Use this URL to cite or link to this record in EThOS: http://ethos.bl.uk/OrderDetails.do?uin=uk.bl.ethos.651483
Title: Molecular mechanisms underlying the control of phagocyte clearance of apoptotic cells
Author: Gilles, K. M.
Awarding Body: University of Edinburgh
Current Institution: University of Edinburgh
Date of Award: 2002
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Abstract:
The aim of this thesis was to investigate the molecular mechanisms underlying control of macrophage phagocytosis of apoptotic cells. We have demonstrated that exposure of peripheral blood monocytes to the synthetic glucocorticoid dexamethasone “reprograms” monocyte/macrophage differentiation resulting in a macrophage phenotype with a marked augmentation in the phagocytosis of both apoptotic granulocytes and particles opsonized with low levels of IgG. Increase in phagocytic potential was not mediated by increased expression of putative “phagocytic receptors” proposed to be involved in apoptotic cell clearance. In addition dexamethasone augmentation of apoptotic cell uptake could not be inhibited by blockade of receptor function with either soluble competitive ligands or monoclonal antibodies. Dexamethasone treated macrophages were found to have altered morphology and actin organisation. In particular, loss of “podosome” structures was observed, possibly due to decreased recruitment of adhesion signalling molecules pyk2 and paxillin to focal contacts, and decreased expression of p130cas, a key adaptor molecule in integrin signalling. In addition, glucocorticoid treated cells showed increased activity of the Rho-family GTPase Rac, which has been previously shown to be important for phagocytosis and lamellipodia formation. Expression of p130cas and activation of the mitogen activated protein kinase, ERK are required for migration in a number of different cell types. Basal ERK activity was reduced by dexamethasone-treated monocyte/macrophages. We developed an in vitro “wounding” assay and found that despite the absence of basal ERK activity or p130cas expression in dexamethasone-treated macrophages, these cells were able to migrate.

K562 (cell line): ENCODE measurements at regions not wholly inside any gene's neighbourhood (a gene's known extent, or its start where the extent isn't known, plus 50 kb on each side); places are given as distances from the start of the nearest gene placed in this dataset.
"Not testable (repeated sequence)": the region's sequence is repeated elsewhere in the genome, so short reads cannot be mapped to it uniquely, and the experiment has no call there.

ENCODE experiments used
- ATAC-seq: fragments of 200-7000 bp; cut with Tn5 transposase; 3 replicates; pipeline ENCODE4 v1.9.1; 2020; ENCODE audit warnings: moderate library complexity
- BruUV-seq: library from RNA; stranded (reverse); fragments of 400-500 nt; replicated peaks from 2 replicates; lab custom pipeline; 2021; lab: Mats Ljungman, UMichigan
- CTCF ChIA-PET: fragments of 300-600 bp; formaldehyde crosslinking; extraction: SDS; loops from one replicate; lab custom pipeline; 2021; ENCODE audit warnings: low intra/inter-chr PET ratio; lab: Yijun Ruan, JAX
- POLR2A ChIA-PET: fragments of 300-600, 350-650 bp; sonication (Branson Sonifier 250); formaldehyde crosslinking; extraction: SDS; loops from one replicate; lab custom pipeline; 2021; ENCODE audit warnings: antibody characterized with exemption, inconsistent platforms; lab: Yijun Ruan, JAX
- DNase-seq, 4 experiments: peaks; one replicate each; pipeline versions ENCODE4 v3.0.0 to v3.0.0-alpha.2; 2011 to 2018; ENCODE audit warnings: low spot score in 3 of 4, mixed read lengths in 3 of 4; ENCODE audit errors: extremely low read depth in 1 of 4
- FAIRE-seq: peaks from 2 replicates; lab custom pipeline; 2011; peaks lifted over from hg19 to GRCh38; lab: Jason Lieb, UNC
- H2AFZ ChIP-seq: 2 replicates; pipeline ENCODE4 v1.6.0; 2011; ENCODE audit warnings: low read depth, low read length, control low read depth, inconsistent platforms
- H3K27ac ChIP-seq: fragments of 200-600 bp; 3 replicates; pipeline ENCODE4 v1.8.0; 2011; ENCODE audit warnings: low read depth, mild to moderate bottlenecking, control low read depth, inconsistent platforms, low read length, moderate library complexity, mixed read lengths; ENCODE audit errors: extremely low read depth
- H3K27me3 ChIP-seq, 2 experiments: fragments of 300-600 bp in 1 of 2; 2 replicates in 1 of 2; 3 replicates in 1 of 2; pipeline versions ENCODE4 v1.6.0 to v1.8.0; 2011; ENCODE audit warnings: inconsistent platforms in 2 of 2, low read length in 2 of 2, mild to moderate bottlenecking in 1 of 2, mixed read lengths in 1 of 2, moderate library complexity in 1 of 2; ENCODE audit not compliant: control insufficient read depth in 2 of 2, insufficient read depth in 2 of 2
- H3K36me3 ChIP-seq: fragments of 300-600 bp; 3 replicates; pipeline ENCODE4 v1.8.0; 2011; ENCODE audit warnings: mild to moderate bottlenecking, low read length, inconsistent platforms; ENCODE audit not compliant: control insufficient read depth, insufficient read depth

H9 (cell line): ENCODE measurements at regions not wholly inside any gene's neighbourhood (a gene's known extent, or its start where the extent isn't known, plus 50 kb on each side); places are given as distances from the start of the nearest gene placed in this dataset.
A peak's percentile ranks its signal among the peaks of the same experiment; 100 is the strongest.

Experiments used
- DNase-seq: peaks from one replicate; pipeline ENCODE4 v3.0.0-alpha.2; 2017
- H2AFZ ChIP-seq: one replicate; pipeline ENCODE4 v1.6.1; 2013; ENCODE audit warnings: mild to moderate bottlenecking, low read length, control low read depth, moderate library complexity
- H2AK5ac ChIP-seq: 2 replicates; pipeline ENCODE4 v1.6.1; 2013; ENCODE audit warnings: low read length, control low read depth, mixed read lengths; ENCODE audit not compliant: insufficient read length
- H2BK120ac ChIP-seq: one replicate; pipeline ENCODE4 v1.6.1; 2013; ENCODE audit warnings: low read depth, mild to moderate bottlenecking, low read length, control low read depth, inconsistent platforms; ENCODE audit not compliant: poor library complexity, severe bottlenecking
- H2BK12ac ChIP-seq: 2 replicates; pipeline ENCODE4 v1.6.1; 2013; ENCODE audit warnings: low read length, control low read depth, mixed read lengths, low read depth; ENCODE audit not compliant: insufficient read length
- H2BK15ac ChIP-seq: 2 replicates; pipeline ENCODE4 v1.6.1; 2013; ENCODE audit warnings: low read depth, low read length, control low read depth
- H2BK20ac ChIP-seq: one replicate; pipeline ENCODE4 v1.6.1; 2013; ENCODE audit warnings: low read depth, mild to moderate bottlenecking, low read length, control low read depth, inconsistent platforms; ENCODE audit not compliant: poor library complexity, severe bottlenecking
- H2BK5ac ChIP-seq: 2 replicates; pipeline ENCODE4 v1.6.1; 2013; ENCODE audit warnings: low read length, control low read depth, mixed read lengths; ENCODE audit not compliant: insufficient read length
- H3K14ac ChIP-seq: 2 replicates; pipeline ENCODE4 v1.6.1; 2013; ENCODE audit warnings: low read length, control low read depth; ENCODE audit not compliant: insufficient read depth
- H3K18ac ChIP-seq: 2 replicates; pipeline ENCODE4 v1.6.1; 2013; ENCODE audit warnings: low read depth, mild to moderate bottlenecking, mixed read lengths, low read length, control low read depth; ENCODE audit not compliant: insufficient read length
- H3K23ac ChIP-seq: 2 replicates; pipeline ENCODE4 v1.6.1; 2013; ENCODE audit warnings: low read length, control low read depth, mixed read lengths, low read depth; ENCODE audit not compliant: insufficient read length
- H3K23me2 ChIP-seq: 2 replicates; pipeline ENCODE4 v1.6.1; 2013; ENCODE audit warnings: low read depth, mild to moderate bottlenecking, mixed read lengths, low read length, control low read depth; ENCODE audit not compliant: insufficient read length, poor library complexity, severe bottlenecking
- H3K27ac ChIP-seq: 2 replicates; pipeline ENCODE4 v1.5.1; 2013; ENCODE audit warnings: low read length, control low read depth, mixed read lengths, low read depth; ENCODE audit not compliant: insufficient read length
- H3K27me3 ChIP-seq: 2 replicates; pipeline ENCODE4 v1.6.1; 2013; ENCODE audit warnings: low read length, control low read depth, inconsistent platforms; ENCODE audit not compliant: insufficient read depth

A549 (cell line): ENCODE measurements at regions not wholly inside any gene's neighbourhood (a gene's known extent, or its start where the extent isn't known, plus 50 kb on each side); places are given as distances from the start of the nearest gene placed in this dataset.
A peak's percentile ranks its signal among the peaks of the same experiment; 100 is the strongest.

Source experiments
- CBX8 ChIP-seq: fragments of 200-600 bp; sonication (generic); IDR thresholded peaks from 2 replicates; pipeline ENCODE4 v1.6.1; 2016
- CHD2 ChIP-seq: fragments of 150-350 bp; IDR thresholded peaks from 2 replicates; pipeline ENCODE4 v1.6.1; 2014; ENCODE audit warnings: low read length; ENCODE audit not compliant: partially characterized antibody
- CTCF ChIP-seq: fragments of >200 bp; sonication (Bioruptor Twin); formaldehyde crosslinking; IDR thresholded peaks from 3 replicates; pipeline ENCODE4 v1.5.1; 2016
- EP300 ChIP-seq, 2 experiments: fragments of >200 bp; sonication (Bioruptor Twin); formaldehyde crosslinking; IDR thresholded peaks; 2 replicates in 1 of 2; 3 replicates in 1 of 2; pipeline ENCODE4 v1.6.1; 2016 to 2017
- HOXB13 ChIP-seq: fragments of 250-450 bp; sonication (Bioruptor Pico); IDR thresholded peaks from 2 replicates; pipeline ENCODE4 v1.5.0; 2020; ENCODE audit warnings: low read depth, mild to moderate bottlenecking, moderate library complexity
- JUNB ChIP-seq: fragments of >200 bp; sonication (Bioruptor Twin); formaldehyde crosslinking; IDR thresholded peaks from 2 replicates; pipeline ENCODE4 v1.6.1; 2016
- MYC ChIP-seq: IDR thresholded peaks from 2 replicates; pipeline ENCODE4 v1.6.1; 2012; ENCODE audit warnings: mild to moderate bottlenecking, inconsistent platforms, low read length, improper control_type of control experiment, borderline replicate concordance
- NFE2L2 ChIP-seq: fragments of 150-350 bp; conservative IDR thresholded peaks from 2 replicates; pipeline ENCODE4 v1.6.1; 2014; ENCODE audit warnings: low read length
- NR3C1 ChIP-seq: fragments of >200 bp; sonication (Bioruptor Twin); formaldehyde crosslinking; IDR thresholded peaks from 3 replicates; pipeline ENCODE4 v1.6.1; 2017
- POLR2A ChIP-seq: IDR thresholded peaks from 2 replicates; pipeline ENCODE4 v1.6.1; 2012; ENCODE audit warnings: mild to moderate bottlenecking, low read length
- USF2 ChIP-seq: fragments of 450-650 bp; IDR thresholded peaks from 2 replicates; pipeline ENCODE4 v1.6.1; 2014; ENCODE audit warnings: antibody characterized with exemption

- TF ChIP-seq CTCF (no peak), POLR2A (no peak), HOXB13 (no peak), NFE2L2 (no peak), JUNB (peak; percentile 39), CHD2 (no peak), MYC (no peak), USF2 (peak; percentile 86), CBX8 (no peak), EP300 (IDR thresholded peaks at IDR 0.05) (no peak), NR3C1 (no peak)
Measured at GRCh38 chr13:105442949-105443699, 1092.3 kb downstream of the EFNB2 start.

Supervisor: Not available Sponsor: Not available
Qualification Name: Thesis (Ph.D.) Qualification Level: Doctoral
EThOS ID: uk.bl.ethos.651483  DOI: Not available
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